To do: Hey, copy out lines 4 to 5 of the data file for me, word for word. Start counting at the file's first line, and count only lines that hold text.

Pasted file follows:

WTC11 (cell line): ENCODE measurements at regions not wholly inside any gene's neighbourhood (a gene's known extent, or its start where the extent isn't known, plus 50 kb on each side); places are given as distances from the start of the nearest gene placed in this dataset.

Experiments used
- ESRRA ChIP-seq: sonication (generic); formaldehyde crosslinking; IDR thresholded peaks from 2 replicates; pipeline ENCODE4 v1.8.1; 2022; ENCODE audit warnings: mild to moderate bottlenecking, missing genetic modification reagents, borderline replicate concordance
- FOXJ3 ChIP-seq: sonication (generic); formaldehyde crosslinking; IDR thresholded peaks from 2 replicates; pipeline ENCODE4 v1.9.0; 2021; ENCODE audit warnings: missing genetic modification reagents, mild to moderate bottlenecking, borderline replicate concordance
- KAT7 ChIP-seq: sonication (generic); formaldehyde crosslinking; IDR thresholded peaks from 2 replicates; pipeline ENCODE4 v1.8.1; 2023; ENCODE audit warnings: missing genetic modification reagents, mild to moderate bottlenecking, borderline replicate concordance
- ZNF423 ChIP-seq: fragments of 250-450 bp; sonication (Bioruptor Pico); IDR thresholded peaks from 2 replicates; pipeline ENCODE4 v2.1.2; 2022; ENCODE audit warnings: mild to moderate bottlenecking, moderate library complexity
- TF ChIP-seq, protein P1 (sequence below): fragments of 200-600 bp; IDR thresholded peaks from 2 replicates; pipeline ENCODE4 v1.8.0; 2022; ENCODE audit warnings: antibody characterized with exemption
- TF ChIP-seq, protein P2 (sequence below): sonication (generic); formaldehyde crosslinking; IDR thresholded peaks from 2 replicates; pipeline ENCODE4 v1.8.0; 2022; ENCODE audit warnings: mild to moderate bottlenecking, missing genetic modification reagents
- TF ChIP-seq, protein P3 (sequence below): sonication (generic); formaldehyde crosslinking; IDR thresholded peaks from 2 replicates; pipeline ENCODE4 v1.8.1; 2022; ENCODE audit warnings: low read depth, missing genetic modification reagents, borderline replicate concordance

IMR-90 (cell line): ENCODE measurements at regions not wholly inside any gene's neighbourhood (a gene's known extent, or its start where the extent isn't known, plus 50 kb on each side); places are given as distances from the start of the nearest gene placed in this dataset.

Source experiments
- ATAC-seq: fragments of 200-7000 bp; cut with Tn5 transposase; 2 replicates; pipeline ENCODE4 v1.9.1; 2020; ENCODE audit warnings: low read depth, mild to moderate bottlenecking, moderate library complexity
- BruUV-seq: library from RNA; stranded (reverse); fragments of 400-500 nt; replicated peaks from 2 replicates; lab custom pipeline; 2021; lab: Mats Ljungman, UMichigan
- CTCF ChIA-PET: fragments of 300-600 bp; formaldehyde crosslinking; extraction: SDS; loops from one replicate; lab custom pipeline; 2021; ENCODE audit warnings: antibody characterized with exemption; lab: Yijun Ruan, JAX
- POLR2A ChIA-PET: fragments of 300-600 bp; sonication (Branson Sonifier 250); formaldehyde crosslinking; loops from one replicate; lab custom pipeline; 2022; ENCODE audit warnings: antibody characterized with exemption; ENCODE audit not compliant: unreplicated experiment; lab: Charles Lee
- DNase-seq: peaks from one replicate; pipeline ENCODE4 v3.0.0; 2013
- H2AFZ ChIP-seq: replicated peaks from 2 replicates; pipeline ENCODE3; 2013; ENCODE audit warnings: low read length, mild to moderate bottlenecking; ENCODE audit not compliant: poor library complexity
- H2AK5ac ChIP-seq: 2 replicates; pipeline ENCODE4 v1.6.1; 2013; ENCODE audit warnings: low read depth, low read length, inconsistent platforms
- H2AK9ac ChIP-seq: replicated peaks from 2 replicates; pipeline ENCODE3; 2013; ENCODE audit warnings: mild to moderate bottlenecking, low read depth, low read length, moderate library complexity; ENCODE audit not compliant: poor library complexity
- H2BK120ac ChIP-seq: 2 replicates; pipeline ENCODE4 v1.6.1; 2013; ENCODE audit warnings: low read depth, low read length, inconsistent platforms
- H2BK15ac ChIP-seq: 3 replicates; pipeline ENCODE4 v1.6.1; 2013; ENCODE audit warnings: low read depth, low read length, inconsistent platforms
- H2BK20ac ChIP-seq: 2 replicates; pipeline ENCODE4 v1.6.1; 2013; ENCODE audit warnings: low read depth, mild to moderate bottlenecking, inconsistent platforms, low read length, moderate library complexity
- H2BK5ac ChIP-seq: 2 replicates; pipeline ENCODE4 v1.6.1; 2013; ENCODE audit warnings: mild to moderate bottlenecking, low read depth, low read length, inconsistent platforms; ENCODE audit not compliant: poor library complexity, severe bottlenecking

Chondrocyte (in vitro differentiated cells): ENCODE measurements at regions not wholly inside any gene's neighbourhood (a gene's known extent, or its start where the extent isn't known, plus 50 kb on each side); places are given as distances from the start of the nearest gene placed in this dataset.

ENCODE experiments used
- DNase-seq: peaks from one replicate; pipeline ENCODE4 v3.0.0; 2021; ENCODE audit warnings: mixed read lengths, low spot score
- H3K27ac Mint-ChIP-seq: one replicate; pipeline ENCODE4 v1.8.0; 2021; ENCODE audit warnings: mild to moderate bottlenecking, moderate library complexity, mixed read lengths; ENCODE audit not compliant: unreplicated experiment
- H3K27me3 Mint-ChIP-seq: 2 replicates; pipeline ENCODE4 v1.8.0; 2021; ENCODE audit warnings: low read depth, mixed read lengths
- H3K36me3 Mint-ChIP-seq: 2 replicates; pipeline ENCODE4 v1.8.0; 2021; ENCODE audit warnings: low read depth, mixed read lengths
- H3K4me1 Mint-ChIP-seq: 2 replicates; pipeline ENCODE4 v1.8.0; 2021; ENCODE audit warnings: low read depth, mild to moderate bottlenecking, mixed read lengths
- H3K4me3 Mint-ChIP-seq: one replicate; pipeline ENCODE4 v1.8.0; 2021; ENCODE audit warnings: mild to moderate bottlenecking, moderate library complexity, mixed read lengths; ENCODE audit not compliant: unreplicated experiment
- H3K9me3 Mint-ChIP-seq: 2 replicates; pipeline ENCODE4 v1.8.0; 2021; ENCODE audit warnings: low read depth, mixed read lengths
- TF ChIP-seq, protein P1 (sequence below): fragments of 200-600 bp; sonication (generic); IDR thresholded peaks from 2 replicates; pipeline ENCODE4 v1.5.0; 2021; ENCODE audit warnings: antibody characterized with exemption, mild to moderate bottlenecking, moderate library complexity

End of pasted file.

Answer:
- FOXJ3 ChIP-seq: sonication (generic); formaldehyde crosslinking; IDR thresholded peaks from 2 replicates; pipeline ENCODE4 v1.9.0; 2021; ENCODE audit warnings: missing genetic modification reagents, mild to moderate bottlenecking, borderline replicate concordance
- KAT7 ChIP-seq: sonication (generic); formaldehyde crosslinking; IDR thresholded peaks from 2 replicates; pipeline ENCODE4 v1.8.1; 2023; ENCODE audit warnings: missing genetic modification reagents, mild to moderate bottlenecking, borderline replicate concordance